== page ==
Danske Bank money laundering case strengthens calls for tougher EU whistleblowers legislation
The Danske Bank whistleblower, Howard Wilkinson, who revealed suspected money laundering at the Danish bank, has been invited to speak at the European Parliament’s special Committee on financial crimes, tax evasion and tax avoidance.
Legal representatives for Wilkinson, who is currently believed to be in hiding, have expressed concerns regarding the safety of their client. Wilkinson’s identity as the Danske Bank whistleblower was first revealed by an Estonian newspaper, which claims that employees at the bank leaked his name. It has been reported that the whistleblower’s lawyers, ‘are extremely concerned that Danske Bank, which knew the whistleblower’s identity has violated his human rights,’ which are protected under law.
Commenting on the news regarding the Danske Bank case, Eurocadres President Martin Jefflén says: ‘This case clearly pinpoints one of several shortcomings of the European Commission’s whistleblowers protection directive proposal.
This case clearly pinpoints one of several shortcomings of the European Commission’s whistleblowers protection directive proposal.
Howard Wilkinson reported anonymously but his identity was later revealed. This is exactly one of the key issues now being debated concerning the directive proposal. Anonymous whistleblowing is not covered in the Commission’s proposal but fortunately amendments have been proposed, which would bring about, such a change’.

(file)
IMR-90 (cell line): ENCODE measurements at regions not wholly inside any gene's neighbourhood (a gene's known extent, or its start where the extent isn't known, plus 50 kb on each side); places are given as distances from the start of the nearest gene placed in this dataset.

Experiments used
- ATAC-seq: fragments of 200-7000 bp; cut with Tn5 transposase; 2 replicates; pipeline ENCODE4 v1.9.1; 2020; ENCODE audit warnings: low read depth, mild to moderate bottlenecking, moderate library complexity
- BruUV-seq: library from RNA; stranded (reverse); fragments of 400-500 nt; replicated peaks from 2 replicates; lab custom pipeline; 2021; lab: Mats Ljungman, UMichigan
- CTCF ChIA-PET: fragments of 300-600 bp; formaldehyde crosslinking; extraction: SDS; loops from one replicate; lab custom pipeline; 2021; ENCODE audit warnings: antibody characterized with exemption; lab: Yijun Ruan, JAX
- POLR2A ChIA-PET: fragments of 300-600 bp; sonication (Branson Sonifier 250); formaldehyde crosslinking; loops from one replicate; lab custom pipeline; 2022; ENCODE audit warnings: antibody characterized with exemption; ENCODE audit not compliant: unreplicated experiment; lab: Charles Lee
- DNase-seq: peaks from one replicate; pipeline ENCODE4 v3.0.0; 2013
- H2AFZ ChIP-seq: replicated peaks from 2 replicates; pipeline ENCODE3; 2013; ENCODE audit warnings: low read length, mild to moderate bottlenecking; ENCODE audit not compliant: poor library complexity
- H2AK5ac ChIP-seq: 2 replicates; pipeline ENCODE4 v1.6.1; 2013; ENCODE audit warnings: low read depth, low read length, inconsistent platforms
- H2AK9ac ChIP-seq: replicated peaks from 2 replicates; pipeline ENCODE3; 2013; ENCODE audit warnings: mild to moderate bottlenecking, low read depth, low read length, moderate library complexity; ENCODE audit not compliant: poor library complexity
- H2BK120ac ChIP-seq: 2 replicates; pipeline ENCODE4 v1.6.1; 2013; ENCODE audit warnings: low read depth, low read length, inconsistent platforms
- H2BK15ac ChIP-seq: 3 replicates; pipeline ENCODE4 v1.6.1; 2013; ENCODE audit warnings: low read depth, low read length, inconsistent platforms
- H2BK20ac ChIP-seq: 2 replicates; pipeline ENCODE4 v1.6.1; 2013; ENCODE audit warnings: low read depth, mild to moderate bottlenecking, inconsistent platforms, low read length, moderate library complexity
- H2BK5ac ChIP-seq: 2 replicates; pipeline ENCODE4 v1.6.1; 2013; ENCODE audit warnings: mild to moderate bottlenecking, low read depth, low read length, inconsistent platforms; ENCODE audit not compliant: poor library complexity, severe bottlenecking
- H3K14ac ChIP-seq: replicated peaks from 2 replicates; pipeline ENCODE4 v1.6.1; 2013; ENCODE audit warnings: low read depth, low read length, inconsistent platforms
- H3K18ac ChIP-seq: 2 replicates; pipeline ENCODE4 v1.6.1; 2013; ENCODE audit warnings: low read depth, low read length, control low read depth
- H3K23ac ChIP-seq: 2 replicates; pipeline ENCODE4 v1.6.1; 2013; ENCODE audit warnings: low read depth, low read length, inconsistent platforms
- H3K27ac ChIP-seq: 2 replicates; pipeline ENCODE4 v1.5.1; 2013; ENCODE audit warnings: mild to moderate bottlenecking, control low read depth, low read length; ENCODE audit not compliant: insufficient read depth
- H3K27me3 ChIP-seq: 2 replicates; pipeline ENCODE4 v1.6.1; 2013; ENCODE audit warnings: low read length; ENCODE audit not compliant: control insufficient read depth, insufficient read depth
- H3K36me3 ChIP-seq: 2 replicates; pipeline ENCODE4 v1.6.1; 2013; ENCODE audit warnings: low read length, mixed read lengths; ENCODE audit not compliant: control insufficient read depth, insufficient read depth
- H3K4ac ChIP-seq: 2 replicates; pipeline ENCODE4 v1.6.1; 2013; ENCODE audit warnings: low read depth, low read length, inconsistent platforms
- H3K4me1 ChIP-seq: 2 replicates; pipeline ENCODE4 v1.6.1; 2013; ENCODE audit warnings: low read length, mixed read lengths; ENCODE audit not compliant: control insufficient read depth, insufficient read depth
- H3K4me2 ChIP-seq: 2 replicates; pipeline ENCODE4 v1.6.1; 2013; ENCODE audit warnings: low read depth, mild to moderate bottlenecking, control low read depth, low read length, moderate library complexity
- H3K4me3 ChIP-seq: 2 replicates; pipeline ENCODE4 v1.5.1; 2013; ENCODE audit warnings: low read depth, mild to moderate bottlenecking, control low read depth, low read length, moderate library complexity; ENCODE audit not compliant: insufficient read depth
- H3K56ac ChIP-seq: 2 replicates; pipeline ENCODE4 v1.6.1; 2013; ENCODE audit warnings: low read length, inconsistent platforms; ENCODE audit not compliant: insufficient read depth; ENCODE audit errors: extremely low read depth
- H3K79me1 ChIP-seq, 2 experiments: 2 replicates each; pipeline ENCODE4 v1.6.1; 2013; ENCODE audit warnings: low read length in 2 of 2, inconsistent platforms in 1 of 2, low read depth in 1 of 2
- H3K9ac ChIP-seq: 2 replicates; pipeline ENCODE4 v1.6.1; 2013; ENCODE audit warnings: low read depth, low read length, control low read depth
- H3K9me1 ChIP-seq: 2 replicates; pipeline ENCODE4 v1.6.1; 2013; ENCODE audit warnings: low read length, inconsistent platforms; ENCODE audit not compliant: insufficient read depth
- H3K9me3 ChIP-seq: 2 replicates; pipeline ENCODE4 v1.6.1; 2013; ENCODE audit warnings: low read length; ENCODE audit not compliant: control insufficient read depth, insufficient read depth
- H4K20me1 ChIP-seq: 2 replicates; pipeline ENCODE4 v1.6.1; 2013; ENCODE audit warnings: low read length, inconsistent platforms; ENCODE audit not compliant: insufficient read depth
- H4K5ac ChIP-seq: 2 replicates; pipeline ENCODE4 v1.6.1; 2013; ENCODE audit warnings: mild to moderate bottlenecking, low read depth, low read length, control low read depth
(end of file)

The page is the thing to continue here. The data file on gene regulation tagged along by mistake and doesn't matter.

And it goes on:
Eurocadres believes that the directive proposal has other shortcomings, including a mandatory requirement to report internally before going to authorities. It also has no mention of the right to consult with or to be represented by a trade union. The directive text also lacks a clear rule that does not allow the directive to be used to lower protection, a so-called non-regression clause.
'Anonymous whistleblowing is not covered in the Commission’s proposal but fortunately amendments have been proposed, which would bring about, such a change’.
Jefflén goes on to say, ‘Eurocadres represents professionals and managers. We argue that, employees who are in positions of power, such as Howard Wilkinson, who was formerly head of Danske Bank’s trading business in the Baltics, are likely to be the ones who come across information which needs to be reported or disclosed in the public interest. Those who are in positions of responsibility, need to be fully protected by the directive’.